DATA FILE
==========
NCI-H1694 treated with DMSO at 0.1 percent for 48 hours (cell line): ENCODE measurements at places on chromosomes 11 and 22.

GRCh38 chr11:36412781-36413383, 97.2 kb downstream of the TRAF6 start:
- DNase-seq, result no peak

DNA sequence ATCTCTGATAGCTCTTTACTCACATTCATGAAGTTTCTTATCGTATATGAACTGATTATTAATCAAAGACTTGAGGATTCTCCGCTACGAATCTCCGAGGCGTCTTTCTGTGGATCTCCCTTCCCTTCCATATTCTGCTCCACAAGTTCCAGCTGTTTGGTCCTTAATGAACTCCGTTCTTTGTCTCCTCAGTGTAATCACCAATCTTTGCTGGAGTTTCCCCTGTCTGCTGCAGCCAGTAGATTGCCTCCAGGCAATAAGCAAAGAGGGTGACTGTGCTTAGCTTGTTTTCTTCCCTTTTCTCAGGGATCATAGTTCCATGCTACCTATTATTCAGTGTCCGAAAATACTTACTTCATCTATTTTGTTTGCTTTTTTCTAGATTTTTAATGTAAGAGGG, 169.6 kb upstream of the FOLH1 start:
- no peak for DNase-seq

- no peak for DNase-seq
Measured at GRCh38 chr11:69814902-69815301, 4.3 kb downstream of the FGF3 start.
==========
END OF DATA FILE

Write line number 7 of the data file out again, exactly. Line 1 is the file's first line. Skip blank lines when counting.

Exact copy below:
Measured at GRCh38 chr11:69814902-69815301, 4.3 kb downstream of the FGF3 start.